This isn’t all that surprising; the product is powered by a Qualcomm Snapdragon 865, and Sightful’s representatives were trying to run more tabs than I’d ever recommend running on that chip. Berliner says that the first batch of units (limited to 1,000 early adopters) will only be going to people whose workload is “web-forward.” Gamers and video editors, for example, need not apply. “We will not include them if we don’t think this can actually solve the main pain point of their experience,” Berliner says.
But even among the “web-forward” audience, the Spacetop, in its current iteration, is not ready to fulfill its own mission. It sells itself on providing the screen space to display an endless array of web pages, but its processor can’t run that many. It sells itself on multitasking, on the space for creativity — it’s essentially a multi-monitor setup in one, after all — but is powered by a chip that’s well known to be best for running a few tabs at a time. It sells itself on combining the advantages of a big-screen laptop with an ultraportable form factor, but it also brings the downsides of that ultraportable form. The battery life is estimated at “5+ hours,” which is not great — especially for the hypermobile “work from anywhere” consumer that Sightful is explicitly targeting. The touchpad is a bit thin. The port selection is a grand total of two USB-C, one of which will be occupied by the charger a large portion of the time. (When I told Berliner that customers might hope for a more diverse port selection, he blinked and asked, “What’s the use case?”)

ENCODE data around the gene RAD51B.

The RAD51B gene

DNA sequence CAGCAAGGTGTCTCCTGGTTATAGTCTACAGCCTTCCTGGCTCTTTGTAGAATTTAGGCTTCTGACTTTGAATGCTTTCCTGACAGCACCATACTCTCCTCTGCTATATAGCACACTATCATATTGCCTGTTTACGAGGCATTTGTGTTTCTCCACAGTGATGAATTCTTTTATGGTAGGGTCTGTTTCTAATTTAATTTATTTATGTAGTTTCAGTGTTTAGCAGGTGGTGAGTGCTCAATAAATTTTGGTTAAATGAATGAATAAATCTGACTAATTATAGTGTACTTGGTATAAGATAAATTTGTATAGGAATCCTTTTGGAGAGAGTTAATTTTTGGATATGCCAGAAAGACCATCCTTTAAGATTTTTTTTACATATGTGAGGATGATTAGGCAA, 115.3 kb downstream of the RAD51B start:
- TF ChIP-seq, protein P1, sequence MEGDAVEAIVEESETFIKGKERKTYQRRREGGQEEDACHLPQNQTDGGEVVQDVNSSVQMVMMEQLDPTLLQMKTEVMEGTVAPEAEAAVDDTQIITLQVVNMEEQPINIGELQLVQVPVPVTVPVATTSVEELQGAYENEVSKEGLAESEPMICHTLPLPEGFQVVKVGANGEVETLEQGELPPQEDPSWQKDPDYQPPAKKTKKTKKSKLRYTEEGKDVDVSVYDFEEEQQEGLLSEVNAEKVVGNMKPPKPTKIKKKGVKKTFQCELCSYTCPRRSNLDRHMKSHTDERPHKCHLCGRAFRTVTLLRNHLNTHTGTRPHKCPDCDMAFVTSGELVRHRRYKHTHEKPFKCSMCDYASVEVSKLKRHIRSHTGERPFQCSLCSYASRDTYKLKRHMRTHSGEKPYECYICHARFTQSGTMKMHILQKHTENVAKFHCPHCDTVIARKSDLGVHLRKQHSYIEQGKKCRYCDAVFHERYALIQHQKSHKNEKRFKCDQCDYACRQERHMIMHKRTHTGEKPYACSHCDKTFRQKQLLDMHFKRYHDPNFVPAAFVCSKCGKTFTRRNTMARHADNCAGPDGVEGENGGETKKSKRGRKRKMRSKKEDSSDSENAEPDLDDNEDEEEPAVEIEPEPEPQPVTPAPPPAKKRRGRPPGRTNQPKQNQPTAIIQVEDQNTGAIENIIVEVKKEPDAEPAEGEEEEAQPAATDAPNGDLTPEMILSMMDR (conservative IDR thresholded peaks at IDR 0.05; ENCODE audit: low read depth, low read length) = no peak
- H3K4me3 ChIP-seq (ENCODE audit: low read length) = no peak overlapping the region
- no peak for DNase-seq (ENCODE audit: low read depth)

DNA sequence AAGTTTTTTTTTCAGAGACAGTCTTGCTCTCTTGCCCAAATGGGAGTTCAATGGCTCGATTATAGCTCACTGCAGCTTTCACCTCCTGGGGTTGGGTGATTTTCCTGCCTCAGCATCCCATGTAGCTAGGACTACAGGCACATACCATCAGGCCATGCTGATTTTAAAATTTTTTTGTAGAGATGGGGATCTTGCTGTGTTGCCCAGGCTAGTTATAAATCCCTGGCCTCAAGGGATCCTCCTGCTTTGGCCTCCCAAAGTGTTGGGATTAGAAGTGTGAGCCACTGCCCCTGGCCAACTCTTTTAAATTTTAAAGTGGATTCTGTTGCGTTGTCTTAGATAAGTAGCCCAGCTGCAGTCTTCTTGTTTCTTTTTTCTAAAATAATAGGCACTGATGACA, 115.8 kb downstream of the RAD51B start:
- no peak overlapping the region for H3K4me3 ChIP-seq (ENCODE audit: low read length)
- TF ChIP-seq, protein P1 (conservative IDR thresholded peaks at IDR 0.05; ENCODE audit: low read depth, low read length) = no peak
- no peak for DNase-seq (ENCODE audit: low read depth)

I have no doubt that Sightful thinks the current laptop market is boring and stale and that the Spacetop injects a much-needed dose of innovation. Representatives asked me a number of times what I think about the state of the market, and I got the sense that they were looking for that answer to start off their pitch. Nonetheless, there’s a reason today’s computers look the way they look. A device that hopes to shake that formula up needs to understand and address the reasons that formula is there in the first place. I hope the Spacetop is ultimately able to do that because it was a heck of a lot of fun to use.
Photography by Monica Chin / The Verge